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  • amyvreeke

Enjoy the excuse!

I’m very close to the end of my pregnancy and I can’t bloody wait to meet my baby and to not be so consistently uncomfortable that I might as well be a bra from Ann Summers. It would be an understatement to say I’ve not found pregnancy the magical experience that I’ve been sold, and I certainly haven’t ‘glowed’. But there is one thing (other than a baby) that pregnancy has given me that I am grateful for and intend to carry forward. For the last 9 months I have learnt how to put my health first.


There is a lot of encouragement around at the moment for people to prioritise their health and wellbeing. So many companies, especially in the arts, pride themselves on putting their employee’s wellbeing first (whilst still asking you to write a 3 act play to premier next week for 30 quid). As a freelance artist with a chronic illness I have struggled for a long time to find this balance between work and wellbeing. I often feel like I can’t say no to work, I can’t take days off projects even if I’m sick, I can’t tell people what support I need because this might damage my chance of getting that commission or working with that company again.


Pregnancy has changed that. I’ve taken days off when I need them, I’ve communicated what I need with my employers and I’ve cancelled plans when I’m too tired. This is all great, but why has taken having another human being dependent on my health for me to prioritise it? Not the years of chronic illness or anxiety? I’ve found it easier to prioritise my own health because other people finally have. The conversation has changed from ‘Hi I’m really struggling to get this work done, I’m internally bleeding’ could you take some paracetamol and get it in tomorrow? To ‘Hi I’m really struggling to get this work done, I’m tired’ oh that’s fine, you’re pregnant, rest! And the conversation hasn’t just changed in the workplace.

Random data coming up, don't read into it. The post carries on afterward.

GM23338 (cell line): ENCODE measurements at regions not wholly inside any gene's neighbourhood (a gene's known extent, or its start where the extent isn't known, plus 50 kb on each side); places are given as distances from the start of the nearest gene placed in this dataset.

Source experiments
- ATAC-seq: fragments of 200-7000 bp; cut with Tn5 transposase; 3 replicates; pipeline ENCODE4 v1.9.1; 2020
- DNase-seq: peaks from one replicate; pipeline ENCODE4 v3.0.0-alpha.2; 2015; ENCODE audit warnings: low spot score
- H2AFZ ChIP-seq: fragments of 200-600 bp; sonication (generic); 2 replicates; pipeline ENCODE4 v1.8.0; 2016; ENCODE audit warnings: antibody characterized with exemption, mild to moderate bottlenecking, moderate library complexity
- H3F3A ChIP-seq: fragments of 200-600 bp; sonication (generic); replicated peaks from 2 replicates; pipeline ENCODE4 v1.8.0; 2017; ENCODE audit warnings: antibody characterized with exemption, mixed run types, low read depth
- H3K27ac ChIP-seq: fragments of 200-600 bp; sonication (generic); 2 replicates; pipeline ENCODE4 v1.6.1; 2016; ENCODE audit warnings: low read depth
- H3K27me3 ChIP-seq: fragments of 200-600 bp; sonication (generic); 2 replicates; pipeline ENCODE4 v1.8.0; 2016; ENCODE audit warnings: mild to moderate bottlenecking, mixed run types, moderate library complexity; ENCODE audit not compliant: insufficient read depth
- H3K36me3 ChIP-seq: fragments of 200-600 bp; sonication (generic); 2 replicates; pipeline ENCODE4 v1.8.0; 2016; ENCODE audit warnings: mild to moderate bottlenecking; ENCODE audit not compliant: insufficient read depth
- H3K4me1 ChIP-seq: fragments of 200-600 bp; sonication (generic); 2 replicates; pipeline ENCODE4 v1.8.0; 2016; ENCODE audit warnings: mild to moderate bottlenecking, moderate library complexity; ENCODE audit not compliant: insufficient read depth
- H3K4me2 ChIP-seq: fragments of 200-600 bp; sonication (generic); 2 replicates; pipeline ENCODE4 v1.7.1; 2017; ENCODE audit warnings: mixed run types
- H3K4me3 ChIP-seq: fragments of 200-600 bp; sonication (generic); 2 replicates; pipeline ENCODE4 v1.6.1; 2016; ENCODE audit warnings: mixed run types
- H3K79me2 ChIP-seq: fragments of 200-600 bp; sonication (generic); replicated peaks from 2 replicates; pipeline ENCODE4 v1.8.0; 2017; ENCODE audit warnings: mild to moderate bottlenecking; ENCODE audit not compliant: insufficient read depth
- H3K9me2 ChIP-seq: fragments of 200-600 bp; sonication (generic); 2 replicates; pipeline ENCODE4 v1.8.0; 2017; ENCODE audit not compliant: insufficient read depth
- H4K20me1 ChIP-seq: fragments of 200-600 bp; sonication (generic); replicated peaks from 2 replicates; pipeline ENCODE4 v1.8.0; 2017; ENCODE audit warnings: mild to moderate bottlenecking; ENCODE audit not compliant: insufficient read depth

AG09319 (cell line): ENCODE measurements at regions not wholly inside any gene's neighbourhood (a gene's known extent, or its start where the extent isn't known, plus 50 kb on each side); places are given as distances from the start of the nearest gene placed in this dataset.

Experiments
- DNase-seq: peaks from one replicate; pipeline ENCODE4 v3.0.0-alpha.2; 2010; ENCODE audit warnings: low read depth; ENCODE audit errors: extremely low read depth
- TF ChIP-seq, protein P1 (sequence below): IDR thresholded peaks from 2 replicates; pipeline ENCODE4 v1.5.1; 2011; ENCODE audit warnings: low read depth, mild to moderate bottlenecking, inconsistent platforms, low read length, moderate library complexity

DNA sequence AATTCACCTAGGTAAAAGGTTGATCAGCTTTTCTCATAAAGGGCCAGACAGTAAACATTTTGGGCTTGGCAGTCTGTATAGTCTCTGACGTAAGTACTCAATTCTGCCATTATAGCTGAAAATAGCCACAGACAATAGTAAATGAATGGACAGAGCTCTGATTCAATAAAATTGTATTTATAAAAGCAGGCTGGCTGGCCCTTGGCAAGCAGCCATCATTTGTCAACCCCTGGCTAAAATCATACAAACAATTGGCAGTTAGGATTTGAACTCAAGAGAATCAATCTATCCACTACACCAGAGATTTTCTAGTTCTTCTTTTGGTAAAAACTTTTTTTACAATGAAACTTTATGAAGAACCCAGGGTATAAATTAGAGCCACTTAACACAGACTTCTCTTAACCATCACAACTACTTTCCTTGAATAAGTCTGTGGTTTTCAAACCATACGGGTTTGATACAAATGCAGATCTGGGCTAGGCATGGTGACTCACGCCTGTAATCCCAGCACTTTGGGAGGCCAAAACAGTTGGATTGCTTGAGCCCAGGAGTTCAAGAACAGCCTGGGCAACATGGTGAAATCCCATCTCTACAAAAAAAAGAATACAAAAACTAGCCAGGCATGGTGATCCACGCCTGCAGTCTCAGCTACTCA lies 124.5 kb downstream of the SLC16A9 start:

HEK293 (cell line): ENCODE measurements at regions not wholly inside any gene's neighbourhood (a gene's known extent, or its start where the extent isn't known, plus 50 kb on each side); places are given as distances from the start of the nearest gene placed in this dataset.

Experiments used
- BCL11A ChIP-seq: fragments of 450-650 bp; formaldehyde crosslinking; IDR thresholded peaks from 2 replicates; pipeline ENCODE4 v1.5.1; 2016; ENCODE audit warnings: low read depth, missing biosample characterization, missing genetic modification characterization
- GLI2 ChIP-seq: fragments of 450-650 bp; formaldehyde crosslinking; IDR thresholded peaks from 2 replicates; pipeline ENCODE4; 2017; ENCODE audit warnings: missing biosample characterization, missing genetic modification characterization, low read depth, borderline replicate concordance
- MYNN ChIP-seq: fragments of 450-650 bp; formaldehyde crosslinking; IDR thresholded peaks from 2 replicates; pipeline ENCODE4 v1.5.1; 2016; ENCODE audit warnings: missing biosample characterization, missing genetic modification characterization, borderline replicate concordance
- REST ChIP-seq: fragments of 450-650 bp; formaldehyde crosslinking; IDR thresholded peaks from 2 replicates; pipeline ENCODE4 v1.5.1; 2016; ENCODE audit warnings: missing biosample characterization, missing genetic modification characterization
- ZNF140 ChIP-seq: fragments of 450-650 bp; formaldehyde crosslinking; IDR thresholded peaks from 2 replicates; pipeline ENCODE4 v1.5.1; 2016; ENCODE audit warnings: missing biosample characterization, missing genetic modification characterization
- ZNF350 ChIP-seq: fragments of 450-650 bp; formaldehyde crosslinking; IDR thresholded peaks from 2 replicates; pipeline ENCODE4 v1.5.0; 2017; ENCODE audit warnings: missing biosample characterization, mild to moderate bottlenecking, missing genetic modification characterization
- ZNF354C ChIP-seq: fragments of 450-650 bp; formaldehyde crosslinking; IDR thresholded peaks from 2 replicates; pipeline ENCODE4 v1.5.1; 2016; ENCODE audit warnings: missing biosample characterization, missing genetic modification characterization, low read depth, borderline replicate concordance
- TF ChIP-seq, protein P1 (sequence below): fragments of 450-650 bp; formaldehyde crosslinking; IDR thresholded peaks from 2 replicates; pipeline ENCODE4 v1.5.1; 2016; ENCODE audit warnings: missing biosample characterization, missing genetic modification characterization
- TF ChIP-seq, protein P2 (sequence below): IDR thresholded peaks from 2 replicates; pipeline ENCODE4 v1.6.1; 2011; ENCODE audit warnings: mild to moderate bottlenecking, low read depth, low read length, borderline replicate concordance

It took me something like 10 years to get diagnosed with endometriosis (the chronic condition I have been referring to). 10 years I was going to the doctor complaining of debilitating pain. I was dismissed over and over again. Even once I was diagnosed it was a battle to get any treatment. Although I was living with a long-term health condition that effected my entire life, I constantly felt like I was the lowest on the list of priorities when it came to medical care. Once I got pregnant the change in this was dramatic. I felt anxious, I was fast tracked for therapy, I felt tired, I was tested for low iron, I felt pain, I got a same day appointment. Once again… This is all great, but why has taken having another human being dependent on my health for them to prioritise it? Not the years of chronic illness or anxiety?


It doesn’t matter that women are unable to reach their potential in their jobs and have diminished quality of life due to lack of medical research or support. We aren’t valued enough for that. Clearly, we are valued on our ability to make babies. That’s when our health becomes important. Very soon, I am not going to be pregnant anymore. People tell me to ‘make the most of having the excuse’ but instead of that, I’d like to not have to have an excuse. From now on, I value my health, if I need a day off I’ll take it, If I need help, I’ll ask for it and my ‘excuse’ will be that I deserve to be well.

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